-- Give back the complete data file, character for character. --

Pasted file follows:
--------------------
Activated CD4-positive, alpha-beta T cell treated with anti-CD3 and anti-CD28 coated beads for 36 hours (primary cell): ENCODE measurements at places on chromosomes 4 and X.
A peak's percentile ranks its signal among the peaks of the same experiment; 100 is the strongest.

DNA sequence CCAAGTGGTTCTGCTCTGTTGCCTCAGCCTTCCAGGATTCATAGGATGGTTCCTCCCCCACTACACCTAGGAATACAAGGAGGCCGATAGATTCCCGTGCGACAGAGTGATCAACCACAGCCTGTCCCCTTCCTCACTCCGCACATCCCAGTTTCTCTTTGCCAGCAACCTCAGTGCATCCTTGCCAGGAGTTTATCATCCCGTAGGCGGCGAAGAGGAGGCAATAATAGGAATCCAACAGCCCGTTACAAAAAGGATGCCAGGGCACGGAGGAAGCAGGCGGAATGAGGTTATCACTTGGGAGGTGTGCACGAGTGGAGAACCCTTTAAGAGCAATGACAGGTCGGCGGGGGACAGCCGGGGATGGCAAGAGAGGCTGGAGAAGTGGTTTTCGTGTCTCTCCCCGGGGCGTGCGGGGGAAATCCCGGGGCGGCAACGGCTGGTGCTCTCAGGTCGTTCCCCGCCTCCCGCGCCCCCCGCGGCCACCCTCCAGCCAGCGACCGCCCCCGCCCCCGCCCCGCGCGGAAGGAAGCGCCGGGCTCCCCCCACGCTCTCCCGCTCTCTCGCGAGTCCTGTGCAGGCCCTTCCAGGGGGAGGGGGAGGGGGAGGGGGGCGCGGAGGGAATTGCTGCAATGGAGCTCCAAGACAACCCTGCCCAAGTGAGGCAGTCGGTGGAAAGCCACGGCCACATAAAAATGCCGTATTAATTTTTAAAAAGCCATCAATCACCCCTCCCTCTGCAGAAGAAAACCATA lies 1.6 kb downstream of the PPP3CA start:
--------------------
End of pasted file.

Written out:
Activated CD4-positive, alpha-beta T cell treated with anti-CD3 and anti-CD28 coated beads for 36 hours (primary cell): ENCODE measurements at places on chromosomes 4 and X.
A peak's percentile ranks its signal among the peaks of the same experiment; 100 is the strongest.

DNA sequence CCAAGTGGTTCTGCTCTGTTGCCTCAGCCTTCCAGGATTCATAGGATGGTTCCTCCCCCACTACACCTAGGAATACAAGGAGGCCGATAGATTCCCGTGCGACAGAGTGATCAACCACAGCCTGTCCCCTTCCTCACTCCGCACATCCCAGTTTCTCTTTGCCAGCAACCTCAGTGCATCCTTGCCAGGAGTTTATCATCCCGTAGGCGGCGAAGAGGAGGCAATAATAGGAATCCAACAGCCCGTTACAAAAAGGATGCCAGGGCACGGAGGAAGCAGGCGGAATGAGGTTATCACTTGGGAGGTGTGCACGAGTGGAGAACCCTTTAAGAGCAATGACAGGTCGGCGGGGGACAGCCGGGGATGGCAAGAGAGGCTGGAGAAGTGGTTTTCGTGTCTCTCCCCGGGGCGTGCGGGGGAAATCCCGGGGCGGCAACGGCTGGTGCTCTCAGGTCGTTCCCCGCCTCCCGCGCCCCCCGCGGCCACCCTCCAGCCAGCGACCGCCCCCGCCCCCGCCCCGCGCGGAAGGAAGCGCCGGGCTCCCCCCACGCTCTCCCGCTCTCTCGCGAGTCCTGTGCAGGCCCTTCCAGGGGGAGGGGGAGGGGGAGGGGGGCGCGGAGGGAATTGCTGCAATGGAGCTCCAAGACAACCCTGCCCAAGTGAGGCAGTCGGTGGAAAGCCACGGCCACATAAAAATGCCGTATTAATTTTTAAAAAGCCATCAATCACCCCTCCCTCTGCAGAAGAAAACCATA lies 1.6 kb downstream of the PPP3CA start: